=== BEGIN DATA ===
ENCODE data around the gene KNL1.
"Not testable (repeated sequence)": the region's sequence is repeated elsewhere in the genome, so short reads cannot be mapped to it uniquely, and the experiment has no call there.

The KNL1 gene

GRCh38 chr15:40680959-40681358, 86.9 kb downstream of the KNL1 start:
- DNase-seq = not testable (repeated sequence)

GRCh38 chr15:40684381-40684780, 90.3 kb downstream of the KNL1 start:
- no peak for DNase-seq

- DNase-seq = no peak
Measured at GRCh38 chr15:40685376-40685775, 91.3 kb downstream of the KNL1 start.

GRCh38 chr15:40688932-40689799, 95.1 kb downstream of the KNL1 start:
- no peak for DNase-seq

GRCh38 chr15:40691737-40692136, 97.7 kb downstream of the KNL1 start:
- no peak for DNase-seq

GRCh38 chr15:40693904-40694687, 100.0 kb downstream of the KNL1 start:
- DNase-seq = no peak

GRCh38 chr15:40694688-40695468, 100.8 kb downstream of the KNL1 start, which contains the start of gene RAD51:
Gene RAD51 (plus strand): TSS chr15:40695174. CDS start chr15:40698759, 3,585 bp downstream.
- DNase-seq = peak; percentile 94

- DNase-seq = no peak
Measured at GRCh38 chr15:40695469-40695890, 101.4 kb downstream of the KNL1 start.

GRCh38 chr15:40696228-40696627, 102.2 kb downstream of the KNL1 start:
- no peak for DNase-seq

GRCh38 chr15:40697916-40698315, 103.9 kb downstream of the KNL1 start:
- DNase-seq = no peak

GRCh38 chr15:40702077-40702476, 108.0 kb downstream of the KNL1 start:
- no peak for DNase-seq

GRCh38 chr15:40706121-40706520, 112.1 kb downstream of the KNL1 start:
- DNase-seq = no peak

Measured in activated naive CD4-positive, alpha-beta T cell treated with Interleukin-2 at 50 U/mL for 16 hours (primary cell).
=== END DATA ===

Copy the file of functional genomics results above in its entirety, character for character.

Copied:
ENCODE data around the gene KNL1.
"Not testable (repeated sequence)": the region's sequence is repeated elsewhere in the genome, so short reads cannot be mapped to it uniquely, and the experiment has no call there.

The KNL1 gene

GRCh38 chr15:40680959-40681358, 86.9 kb downstream of the KNL1 start:
- DNase-seq = not testable (repeated sequence)

GRCh38 chr15:40684381-40684780, 90.3 kb downstream of the KNL1 start:
- no peak for DNase-seq

- DNase-seq = no peak
Measured at GRCh38 chr15:40685376-40685775, 91.3 kb downstream of the KNL1 start.

GRCh38 chr15:40688932-40689799, 95.1 kb downstream of the KNL1 start:
- no peak for DNase-seq

GRCh38 chr15:40691737-40692136, 97.7 kb downstream of the KNL1 start:
- no peak for DNase-seq

GRCh38 chr15:40693904-40694687, 100.0 kb downstream of the KNL1 start:
- DNase-seq = no peak

GRCh38 chr15:40694688-40695468, 100.8 kb downstream of the KNL1 start, which contains the start of gene RAD51:
Gene RAD51 (plus strand): TSS chr15:40695174. CDS start chr15:40698759, 3,585 bp downstream.
- DNase-seq = peak; percentile 94

- DNase-seq = no peak
Measured at GRCh38 chr15:40695469-40695890, 101.4 kb downstream of the KNL1 start.

GRCh38 chr15:40696228-40696627, 102.2 kb downstream of the KNL1 start:
- no peak for DNase-seq

GRCh38 chr15:40697916-40698315, 103.9 kb downstream of the KNL1 start:
- DNase-seq = no peak

GRCh38 chr15:40702077-40702476, 108.0 kb downstream of the KNL1 start:
- no peak for DNase-seq

GRCh38 chr15:40706121-40706520, 112.1 kb downstream of the KNL1 start:
- DNase-seq = no peak

Measured in activated naive CD4-positive, alpha-beta T cell treated with Interleukin-2 at 50 U/mL for 16 hours (primary cell).